When the wort is first transferred to the carboy, is it necessary to give it a good stir, then take the first reading, then pitch the yeast?, or is stirring something that is again, dependent on the brew you are trying to make? And reference to taking the readings at 60 degrees, are we talking about the temp of the room or the brew?

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Old 12-04-2012, 04:30 PM   #6
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Instead of taking a ton of readings every couple days, and introducing oxygen each time you do so, I recommend taking a reading after about 2 weeks in the fermenter (if you're curious). But really, 3-4 weeks total fermentation & conditioning time prior to bottling won't hurt... It will only make your beer smoother and less harsh. There's not much you can do at that point if your FG isn't on point. Reaching the target FG has much more to do with preventative processes, proper times and temps, yeast health, etc. than it does for any type quick fix hack moves after the fact like shaking the carboy or adding champagne yeast.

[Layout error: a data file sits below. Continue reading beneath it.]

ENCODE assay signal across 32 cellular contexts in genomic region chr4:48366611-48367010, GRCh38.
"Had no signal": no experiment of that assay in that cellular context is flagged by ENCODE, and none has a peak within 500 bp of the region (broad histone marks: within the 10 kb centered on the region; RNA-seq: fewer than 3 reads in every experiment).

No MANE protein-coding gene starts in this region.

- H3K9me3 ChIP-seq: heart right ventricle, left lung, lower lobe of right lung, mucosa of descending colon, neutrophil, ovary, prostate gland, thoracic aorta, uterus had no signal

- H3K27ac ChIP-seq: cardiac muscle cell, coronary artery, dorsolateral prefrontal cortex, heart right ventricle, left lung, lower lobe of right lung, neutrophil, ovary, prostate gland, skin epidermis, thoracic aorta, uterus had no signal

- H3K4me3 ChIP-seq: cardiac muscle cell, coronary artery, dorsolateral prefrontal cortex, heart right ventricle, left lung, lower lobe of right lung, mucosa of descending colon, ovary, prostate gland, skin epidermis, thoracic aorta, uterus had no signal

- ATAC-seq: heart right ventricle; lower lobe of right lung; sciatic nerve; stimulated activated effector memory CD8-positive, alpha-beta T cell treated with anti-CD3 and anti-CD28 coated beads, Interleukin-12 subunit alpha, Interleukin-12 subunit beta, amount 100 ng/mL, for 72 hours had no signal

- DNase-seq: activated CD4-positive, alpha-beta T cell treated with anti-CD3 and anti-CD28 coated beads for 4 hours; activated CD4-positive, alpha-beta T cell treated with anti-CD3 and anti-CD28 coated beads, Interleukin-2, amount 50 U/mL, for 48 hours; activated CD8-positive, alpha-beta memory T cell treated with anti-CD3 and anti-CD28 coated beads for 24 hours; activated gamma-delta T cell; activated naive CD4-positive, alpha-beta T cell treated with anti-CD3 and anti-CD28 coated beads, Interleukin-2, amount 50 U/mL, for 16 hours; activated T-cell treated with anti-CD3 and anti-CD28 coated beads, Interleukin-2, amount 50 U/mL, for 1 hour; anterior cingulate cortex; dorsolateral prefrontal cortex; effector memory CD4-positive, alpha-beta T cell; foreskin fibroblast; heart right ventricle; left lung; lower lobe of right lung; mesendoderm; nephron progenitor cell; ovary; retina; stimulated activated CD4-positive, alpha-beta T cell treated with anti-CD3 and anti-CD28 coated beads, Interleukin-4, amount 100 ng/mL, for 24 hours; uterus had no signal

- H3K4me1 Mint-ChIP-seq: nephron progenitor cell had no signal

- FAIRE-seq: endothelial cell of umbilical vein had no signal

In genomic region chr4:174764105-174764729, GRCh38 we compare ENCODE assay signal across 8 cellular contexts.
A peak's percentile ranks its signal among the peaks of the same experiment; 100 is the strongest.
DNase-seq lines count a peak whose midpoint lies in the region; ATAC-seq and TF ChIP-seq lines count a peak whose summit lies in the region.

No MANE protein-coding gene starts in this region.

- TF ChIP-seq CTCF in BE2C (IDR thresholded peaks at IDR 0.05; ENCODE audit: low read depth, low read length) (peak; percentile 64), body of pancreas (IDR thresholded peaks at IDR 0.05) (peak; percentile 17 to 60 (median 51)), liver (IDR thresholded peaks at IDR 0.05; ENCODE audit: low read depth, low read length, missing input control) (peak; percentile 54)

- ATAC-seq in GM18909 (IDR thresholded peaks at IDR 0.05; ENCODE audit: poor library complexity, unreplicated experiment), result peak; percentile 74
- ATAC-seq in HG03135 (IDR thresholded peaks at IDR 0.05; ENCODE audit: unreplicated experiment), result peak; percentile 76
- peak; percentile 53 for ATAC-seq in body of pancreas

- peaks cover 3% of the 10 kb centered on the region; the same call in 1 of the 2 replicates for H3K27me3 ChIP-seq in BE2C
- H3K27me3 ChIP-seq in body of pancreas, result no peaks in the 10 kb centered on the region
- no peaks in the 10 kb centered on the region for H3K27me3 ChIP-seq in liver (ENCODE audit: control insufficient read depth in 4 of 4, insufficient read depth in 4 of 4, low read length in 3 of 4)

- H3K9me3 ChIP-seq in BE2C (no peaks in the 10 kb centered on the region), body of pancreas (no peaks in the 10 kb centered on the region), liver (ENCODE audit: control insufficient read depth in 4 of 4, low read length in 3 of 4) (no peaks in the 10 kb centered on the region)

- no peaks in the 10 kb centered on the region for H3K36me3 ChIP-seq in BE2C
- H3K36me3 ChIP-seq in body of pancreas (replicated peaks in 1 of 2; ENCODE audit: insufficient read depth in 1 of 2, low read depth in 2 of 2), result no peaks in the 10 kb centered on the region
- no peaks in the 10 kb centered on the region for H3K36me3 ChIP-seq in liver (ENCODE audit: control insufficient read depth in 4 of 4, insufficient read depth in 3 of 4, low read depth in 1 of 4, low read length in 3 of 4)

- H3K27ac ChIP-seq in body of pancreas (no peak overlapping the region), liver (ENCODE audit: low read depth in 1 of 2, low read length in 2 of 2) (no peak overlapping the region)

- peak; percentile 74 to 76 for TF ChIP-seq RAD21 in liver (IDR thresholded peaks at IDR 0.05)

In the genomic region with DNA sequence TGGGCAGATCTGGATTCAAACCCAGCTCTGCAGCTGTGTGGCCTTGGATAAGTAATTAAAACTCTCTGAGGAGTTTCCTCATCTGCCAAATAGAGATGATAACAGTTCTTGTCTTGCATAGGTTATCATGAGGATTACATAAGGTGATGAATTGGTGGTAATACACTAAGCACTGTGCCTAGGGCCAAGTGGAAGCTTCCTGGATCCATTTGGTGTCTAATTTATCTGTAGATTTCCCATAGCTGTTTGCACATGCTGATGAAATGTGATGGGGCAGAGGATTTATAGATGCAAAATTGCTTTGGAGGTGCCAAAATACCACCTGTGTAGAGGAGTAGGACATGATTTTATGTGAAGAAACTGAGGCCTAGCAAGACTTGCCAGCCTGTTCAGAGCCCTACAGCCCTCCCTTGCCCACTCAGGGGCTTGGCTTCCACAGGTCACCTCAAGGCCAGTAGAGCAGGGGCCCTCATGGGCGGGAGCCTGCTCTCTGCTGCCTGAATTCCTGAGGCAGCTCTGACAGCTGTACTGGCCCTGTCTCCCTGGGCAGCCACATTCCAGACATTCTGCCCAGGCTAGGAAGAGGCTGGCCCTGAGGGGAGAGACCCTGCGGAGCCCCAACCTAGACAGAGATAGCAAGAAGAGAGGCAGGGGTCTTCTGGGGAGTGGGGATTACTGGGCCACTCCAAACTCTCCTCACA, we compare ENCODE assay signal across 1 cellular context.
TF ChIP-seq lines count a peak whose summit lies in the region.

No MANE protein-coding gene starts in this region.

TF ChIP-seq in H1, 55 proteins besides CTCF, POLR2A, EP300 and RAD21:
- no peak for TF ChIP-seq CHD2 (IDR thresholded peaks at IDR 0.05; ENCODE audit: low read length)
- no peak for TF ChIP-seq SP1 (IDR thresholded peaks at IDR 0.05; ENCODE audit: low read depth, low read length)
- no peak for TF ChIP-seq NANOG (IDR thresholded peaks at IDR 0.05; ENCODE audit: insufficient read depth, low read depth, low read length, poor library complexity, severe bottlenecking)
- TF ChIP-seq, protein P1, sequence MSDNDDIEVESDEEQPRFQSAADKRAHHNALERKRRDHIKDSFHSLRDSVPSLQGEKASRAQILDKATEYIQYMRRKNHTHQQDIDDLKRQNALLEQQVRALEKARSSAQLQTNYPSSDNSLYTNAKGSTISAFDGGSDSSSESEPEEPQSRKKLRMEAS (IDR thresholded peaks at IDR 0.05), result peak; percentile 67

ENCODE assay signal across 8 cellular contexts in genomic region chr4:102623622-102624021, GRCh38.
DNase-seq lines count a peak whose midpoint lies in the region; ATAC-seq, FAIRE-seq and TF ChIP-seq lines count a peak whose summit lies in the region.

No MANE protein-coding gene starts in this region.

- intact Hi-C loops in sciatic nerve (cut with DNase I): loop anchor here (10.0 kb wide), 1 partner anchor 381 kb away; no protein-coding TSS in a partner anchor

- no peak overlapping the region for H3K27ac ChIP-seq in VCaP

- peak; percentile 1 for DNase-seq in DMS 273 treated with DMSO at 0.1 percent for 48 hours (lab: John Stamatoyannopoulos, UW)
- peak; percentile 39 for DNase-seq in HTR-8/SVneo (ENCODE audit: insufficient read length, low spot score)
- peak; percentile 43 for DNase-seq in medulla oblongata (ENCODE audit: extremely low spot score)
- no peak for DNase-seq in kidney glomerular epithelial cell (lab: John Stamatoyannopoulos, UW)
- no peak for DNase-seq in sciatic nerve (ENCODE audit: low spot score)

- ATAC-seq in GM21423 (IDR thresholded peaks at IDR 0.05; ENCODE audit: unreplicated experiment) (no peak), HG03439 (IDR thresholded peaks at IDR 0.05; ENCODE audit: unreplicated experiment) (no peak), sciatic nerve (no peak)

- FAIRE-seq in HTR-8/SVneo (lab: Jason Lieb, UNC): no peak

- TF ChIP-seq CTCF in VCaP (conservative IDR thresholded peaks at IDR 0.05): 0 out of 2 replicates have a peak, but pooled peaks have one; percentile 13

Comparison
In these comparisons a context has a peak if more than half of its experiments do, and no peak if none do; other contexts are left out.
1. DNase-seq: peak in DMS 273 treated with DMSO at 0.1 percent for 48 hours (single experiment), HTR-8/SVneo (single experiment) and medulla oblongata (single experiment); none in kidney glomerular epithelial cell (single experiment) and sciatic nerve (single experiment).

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Old 12-04-2012, 04:50 PM   #7
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Quote:
Originally Posted by kiwicalifornia
Thanks for the advice guys , appreciate it.

When the wort is first transferred to the carboy, is it necessary to give it a good stir, then take the first reading, then pitch the yeast?, or is stirring something that is again, dependent on the brew you are trying to make? And reference to taking the readings at 60 degrees, are we talking about the temp of the room or the brew?
Generally extract batches you would want to stir the $&it out if to ensure you're getting an even mix if the extract and top up water. Plus aeration is good for the yeasties. So I guess any brew should be aerated prior to pitching.

A lot of people will use online calculators for determining their OG due to getting low reads from not properly blended wort and top up water.

And the 60F is the temp of the sample being measured.